Bennett was at the height of his powers and popularity, and his large orchestra featured the best jazz and studio musicians in New York. Candido’s segment begins at 52:20; he kills it with just one conga and a set of bongó between his legs, displaying one of his other innovations, solo playing all by himself. But I recommend watching the whole special. It’s a moment in time that will never ever be repeated, as jazz was still part of the lexicon of mainstream America. (Candido and Bennett are still the best of friends today; you can see their warmth after his segment here.)
Ellen McIlwaine, “Pinebo (My Story)” (1972)
Singer-songwriter Ellen Mcllwaine emerged on the Greenwich Village café scene in the 1960s, before forming the blues-rock band Fear Itself. Her solo debut, Honky Tonk Angel, was released on Polydor in ’72. Its Side B opens with a version of Guy Warren’s “Pinebo,” with Candido applying Afro-Cuban ritual rhythms to her performance. It’s trad and rad at the same time, demonstrating an interesting side of his career that most people don’t know anything about. (Special thanks to my wife, Elena Martinez, for hipping me to this track.)
Candido, “Jingo” (1979)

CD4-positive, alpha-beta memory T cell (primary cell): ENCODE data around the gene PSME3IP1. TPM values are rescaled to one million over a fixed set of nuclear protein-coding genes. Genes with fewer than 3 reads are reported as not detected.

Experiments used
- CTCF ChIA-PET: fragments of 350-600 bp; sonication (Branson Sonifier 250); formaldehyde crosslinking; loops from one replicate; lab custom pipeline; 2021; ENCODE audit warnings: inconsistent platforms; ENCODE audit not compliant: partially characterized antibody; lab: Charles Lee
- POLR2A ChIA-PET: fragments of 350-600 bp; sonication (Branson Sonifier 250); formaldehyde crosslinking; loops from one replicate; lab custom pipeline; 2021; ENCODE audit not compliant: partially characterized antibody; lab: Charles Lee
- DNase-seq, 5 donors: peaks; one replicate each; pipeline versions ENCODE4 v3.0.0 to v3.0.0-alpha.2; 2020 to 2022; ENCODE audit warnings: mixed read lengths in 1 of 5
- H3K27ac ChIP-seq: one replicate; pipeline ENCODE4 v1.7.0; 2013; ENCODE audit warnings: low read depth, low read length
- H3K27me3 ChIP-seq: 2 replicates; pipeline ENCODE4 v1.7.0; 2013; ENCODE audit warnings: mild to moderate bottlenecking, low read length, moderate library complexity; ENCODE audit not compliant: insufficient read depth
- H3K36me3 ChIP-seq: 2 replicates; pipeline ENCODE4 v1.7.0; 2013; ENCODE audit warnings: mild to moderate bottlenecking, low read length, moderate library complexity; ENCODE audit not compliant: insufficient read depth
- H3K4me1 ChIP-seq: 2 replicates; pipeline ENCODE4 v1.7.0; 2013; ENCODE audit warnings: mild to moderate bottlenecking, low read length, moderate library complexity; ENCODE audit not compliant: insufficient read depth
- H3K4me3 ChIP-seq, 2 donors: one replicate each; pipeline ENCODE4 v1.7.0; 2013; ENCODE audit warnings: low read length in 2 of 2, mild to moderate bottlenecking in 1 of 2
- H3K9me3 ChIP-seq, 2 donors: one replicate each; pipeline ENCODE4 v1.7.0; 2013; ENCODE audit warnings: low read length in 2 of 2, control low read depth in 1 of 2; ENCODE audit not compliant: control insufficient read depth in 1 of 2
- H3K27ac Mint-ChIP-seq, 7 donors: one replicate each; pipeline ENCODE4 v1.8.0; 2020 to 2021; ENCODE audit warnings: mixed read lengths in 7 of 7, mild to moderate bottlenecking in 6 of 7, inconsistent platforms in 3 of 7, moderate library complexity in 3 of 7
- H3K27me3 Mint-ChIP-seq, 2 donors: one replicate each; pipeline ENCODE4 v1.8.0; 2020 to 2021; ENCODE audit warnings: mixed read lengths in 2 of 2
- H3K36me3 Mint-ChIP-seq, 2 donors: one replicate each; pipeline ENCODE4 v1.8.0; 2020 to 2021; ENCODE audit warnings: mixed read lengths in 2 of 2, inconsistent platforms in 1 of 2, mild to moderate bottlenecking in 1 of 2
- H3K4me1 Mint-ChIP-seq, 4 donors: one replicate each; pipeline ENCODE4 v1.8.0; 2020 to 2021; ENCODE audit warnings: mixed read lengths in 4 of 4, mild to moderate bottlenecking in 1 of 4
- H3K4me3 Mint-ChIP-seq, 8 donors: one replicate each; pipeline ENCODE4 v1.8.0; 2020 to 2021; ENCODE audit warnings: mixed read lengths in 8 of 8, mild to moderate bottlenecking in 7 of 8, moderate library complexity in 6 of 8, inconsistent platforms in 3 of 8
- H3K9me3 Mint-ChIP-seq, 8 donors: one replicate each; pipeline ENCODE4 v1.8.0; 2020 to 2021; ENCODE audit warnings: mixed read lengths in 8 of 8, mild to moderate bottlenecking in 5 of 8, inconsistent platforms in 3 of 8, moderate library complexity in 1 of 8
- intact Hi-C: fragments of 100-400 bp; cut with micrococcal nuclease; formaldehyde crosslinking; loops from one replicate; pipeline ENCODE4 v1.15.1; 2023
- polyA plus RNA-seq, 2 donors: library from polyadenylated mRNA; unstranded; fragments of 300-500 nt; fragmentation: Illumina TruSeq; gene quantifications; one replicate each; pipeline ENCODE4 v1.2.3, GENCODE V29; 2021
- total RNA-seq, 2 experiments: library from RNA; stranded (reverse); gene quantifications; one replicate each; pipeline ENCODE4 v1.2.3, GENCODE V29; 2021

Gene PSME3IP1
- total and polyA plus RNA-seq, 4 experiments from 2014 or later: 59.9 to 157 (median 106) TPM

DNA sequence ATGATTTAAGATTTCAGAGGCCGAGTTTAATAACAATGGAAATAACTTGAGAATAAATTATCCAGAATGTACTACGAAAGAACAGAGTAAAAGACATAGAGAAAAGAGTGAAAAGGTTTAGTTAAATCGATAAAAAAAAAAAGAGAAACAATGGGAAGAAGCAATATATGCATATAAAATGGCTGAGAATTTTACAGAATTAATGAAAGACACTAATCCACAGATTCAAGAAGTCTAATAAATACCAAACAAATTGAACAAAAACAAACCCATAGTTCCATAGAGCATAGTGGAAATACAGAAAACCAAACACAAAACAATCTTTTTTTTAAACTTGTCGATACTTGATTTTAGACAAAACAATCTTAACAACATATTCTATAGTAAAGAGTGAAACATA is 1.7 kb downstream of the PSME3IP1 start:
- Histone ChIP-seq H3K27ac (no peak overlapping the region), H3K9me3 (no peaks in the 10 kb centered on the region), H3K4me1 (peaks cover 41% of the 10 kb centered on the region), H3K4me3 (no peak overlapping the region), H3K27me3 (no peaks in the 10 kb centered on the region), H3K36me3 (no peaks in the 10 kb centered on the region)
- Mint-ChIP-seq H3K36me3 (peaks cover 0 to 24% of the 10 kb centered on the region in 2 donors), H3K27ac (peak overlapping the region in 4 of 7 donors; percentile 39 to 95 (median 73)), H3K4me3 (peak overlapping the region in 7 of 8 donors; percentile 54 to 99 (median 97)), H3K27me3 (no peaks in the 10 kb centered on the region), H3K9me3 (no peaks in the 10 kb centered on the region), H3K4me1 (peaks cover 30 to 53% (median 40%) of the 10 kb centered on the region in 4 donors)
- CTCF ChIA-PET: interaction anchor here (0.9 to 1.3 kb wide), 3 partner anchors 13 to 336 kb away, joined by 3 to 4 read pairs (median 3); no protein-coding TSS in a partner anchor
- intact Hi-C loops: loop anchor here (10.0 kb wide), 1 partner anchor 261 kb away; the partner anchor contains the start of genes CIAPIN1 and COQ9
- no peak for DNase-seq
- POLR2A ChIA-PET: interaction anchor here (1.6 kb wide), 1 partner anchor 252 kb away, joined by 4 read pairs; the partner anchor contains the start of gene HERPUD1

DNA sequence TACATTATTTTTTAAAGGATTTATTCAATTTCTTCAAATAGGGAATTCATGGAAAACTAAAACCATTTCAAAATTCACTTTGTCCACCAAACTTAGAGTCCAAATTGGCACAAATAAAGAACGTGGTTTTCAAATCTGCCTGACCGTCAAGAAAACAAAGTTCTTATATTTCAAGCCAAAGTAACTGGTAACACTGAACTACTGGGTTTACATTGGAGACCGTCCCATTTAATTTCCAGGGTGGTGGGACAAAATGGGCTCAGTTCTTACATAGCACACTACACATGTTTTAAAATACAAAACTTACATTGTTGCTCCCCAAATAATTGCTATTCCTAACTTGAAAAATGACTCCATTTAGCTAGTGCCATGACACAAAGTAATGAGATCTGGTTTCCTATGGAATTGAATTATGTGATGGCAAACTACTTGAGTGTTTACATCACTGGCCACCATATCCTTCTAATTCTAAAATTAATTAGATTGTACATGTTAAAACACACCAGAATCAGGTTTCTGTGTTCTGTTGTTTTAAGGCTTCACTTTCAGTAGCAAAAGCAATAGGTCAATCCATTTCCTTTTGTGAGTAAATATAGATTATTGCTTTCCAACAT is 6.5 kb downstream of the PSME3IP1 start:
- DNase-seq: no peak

Few jazz or Latin musicians can claim a genuine pop hit. In this case, it was Candido striking gold with a Latin House / disco remake of Michael Olantunji’s “Jingo,” which had been a hit for Santana. Candido remembers: “I was doing a lot of studio work, jingles, etc., and the producers knew me from that world. They asked me to do it and I said yes.” The result has been a remake of a remake that is part of any smart DJ’s collection, and has made people rock the dance floor worldwide.
Alfredo Valdés, “Busca El Alfiler” (1985)
Cuban vocalist Alfredo Valdés is a legend in the tradition of the son (Cuban folk song). When he recorded again after a long absence, he asked none other than Candido to play the Cuban tres. There was one problem, as Candido recalls: “I told Alfredo, ‘Listen, I haven’t played in years.’ And worse, I didn’t even have an instrument! He told me not to worry, that the session was in a month and that he would get me one. He did, and I practiced for a month and did the session.” From the opening bars, you can tell Candido hasn’t missed a step. It’s an amazing display of cultural memory from a master. And as if that weren’t enough, check out his solo!
Bobby Sanabria Big Band, “Manteca” (2000)
I’ve known Candido since 1980, when we first met and played with the great Cuban pianist Marco Rizo’s big band and quartet. Since then, we’ve played literally hundreds of live gigs and recording sessions together. Here he is performing the Chano Pozo / Dizzy Gillespie classic “Manteca” live at Birdland with my big band. Keep in mind that Candido was 78 years old at the time off this recording. I’m on drums, and he’s pushing me! In true descarga (jam session) fashion, there are a lot of soloists. But the killer is “The Man of a Thousand Fingers.” Again, his clave consciousness and melodicism reign supreme.